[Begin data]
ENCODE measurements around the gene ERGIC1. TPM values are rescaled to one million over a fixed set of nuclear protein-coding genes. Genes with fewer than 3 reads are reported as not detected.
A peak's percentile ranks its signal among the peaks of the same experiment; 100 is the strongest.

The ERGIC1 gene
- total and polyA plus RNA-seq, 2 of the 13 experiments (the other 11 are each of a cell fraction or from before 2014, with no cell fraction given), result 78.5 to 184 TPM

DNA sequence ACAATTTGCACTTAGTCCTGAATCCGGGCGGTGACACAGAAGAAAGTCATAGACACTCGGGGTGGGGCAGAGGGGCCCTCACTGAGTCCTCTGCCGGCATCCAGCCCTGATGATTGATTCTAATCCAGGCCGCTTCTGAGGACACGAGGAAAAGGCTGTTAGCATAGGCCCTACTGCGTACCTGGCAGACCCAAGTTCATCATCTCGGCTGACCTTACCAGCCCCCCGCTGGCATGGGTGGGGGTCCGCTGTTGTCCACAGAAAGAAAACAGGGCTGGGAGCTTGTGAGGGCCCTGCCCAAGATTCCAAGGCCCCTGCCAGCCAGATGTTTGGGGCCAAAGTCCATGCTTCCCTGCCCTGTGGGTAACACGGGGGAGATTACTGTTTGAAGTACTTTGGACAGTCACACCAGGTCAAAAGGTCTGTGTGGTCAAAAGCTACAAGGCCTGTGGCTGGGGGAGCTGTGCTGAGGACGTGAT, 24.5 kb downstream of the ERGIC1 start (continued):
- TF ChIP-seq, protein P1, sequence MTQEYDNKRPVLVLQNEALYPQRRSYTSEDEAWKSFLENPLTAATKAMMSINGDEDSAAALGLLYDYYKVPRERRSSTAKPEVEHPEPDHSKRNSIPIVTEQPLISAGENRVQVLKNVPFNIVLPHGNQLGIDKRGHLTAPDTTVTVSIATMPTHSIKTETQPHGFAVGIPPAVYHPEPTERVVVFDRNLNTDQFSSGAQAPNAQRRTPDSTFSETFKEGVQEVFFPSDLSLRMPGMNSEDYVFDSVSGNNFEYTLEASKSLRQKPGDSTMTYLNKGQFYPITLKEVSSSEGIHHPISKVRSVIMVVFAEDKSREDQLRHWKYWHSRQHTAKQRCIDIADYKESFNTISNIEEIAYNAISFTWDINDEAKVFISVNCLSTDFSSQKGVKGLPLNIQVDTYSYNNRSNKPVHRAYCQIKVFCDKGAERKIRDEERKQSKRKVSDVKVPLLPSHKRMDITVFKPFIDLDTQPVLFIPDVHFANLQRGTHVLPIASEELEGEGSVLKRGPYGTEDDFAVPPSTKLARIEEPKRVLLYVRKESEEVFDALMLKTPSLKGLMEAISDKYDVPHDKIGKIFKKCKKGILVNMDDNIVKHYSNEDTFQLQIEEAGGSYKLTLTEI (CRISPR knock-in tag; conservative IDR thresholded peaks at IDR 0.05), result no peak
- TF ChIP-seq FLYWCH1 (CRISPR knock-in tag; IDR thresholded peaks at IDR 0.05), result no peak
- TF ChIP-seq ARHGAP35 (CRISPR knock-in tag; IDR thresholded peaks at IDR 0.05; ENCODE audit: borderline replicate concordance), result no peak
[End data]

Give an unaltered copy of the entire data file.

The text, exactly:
ENCODE measurements around the gene ERGIC1. TPM values are rescaled to one million over a fixed set of nuclear protein-coding genes. Genes with fewer than 3 reads are reported as not detected.
A peak's percentile ranks its signal among the peaks of the same experiment; 100 is the strongest.

The ERGIC1 gene
- total and polyA plus RNA-seq, 2 of the 13 experiments (the other 11 are each of a cell fraction or from before 2014, with no cell fraction given), result 78.5 to 184 TPM

DNA sequence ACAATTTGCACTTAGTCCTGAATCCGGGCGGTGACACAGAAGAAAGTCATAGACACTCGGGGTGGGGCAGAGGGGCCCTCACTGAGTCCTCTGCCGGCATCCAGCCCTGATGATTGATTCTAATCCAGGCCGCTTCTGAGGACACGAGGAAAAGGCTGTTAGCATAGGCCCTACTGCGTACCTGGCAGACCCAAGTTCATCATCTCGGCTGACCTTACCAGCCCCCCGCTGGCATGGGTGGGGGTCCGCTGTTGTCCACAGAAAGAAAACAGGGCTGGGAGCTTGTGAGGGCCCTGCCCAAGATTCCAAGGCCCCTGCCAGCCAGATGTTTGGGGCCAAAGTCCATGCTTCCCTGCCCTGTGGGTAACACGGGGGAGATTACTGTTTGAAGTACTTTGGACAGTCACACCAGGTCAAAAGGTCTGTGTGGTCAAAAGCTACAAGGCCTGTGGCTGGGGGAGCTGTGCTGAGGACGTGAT, 24.5 kb downstream of the ERGIC1 start (continued):
- TF ChIP-seq, protein P1, sequence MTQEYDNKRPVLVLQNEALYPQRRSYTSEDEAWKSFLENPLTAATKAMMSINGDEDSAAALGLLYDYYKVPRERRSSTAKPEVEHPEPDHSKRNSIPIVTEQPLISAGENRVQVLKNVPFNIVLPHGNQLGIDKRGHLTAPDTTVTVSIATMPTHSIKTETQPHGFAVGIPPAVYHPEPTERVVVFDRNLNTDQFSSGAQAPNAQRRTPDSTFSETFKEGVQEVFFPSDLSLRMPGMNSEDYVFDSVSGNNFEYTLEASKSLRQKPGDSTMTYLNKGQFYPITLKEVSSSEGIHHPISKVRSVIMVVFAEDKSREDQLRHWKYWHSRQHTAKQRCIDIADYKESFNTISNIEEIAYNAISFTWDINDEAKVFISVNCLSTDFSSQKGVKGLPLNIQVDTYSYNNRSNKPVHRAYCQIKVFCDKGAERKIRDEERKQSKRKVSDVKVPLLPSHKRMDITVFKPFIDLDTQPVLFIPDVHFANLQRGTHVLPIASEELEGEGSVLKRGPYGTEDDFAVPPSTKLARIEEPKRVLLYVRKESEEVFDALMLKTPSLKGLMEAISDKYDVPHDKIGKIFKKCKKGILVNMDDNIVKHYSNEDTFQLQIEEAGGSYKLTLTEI (CRISPR knock-in tag; conservative IDR thresholded peaks at IDR 0.05), result no peak
- TF ChIP-seq FLYWCH1 (CRISPR knock-in tag; IDR thresholded peaks at IDR 0.05), result no peak
- TF ChIP-seq ARHGAP35 (CRISPR knock-in tag; IDR thresholded peaks at IDR 0.05; ENCODE audit: borderline replicate concordance), result no peak